The IRS has issued final regulations on charitable contributions and state and local tax (SALT) credits. The regs require taxpayers to reduce their charitable contribution deductions by the amount of any SALT credits they receive or expect to receive in return. This allows some taxpayers to deduct certain payments as taxes. The IRS also has issued a safe harbor that allows individuals, in some circumstances, to deduct disallowed charitable contributions as state or local taxes. Treasury Decision 9864, available in the June 11 Federal Register, finalizes proposed regs published August 27, 2018.


The U.S. House of Representatives passed the Taxpayer First Act, a bill to reform the IRS. The version of the bill that was passed on June 10 eliminated a controversial provision that would have codified a program in which the IRS partnered with tax preparation companies. As its principal goal, the bill seeks to improve taxpayer interactions with the IRS, including improving cybersecurity and identity protection. With bipartisan support, the proposed law is expected to be taken up by the Senate shortly. After hearing of the House passage, Senate Finance Committee Chairman Charles Grassley (R-IA) stated that the bill “should pass in the Senate without delay.”


Planning your wedding? The IRS reminds you that it’s not all about cake and gifts. You’ll also be filing your first tax return as a married couple. To help you take the plunge, the IRS lists simple steps to follow. For example, check your withholding. You may need to have more (or less) tax taken out, so you should submit a new Form W-4 to your employer. If the marriage results in a name change, you’ll need to inform the Social Security Administration. For address changes, let the IRS and the U.S. Postal Service know. You’ll also need to decide whether to file joint or separate tax returns. For more details on these important issues, click here.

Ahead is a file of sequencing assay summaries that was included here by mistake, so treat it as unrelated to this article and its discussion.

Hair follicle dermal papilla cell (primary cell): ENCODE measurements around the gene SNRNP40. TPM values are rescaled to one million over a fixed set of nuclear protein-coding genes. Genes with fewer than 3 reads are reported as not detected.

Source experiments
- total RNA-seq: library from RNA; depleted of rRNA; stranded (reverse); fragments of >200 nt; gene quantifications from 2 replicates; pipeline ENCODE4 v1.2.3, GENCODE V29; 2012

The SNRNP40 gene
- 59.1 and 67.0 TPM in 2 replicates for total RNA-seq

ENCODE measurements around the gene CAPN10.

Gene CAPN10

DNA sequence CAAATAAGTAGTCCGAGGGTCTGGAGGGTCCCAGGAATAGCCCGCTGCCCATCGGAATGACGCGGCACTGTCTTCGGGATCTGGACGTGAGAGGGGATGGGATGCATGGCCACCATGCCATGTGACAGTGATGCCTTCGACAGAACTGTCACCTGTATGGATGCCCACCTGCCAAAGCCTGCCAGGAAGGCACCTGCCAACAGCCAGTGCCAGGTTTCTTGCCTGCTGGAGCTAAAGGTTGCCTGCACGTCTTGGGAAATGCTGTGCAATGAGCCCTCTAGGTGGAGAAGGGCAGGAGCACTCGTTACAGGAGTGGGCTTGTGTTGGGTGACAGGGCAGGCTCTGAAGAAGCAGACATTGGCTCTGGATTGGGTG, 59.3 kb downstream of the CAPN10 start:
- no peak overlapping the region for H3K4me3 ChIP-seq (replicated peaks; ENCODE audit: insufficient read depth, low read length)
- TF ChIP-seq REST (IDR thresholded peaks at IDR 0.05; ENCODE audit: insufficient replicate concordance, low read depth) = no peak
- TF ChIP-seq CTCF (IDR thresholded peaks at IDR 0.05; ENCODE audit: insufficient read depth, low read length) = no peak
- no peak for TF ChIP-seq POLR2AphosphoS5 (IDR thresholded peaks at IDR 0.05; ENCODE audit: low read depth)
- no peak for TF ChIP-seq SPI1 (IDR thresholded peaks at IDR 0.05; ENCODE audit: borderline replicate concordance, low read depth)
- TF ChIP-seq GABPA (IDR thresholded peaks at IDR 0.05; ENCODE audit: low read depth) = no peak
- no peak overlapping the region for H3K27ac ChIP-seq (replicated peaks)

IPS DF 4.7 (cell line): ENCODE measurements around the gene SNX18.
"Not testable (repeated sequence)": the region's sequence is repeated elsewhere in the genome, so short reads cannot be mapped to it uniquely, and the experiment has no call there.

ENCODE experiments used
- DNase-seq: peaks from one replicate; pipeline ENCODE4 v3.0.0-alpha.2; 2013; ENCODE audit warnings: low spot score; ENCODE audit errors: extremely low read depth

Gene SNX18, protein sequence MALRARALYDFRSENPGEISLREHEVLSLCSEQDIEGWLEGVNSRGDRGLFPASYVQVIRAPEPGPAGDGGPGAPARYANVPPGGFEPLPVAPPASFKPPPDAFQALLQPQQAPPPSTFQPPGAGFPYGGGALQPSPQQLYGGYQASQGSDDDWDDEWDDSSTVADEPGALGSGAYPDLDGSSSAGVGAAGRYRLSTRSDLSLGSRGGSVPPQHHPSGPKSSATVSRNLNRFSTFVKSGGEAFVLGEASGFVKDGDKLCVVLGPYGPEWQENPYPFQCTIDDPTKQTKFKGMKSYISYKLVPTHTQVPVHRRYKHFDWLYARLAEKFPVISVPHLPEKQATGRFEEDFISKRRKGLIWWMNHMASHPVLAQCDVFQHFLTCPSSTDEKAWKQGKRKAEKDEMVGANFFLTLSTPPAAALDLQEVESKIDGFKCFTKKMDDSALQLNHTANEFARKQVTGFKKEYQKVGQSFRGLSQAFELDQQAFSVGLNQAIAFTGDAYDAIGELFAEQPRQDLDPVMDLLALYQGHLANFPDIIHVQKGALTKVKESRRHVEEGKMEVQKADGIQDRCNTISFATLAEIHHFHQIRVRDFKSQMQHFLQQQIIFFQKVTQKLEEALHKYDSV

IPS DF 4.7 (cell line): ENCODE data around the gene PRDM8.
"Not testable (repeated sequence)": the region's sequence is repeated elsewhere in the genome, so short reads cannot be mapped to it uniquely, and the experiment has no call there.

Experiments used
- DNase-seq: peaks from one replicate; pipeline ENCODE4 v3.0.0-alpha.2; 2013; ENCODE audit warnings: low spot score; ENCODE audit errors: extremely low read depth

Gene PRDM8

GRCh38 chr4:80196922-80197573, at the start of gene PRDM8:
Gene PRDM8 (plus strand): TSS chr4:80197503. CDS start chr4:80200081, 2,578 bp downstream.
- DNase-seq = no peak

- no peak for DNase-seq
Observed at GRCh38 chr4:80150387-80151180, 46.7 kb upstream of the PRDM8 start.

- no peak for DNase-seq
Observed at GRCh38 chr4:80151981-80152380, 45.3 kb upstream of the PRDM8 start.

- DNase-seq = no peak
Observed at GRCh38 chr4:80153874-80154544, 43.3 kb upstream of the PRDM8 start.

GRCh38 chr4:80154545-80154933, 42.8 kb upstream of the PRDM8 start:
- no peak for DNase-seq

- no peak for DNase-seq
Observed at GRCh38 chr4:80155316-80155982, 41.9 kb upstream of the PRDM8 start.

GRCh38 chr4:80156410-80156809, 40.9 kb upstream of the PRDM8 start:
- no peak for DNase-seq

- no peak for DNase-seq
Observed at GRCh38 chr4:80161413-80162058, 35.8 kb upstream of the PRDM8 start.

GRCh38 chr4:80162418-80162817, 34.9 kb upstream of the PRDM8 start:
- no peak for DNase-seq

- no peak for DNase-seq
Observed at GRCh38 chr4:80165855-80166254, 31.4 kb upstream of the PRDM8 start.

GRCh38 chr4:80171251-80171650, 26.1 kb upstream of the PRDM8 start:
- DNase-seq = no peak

The IRS has issued final regulations on certain transfers of property to RICs and REITs. They impose a corporate-level tax on some transactions, including those involving regulated investment companies (RICs) in which property of a C corporation becomes the property of a real estate investment trust (REIT). The regulations affect the repeal of the General Utilities doctrine by the Tax Reform Act of 1986. They also prevent abuse of the Protecting Americans from Tax Hikes Act of 2015.


The IRS has made a correction that affects some farmers and fishermen. It concerns taxpayers who claim the Section 199A qualified business income deduction and compute their income taxes via the farmer-fisherman income averaging method, using Schedule J (Form 1040). Under the revised instructions, these taxpayers should figure the amount that may be entered on Line 2a of Schedule J by taking into account amounts on Form 1040, Line 9, “Qualified Business Income Deduction” (but only to the extent that the deduction is attributable to any farming or fishing business). See the complete instructions.


The IRS has issued a draft of its redesign of Form W-4, “Employee’s Withholding Allowance Certificate.” The revised form implements the changes affecting taxpayer withholding made by the Tax Cuts and Jobs Act. The form no longer uses the concept of withholding allowances tied to the personal exemption. Instead, it’s divided into five steps. All employees must complete Step 1 (where the employee will enter personal information, such as his or her filing status) and Step 5 (where the employee will sign the form). Steps 2 through 4 are optional. Beginning in 2020, all employers must use the new form for new employees. (FAQs on the early release of the 2020 Form W-4)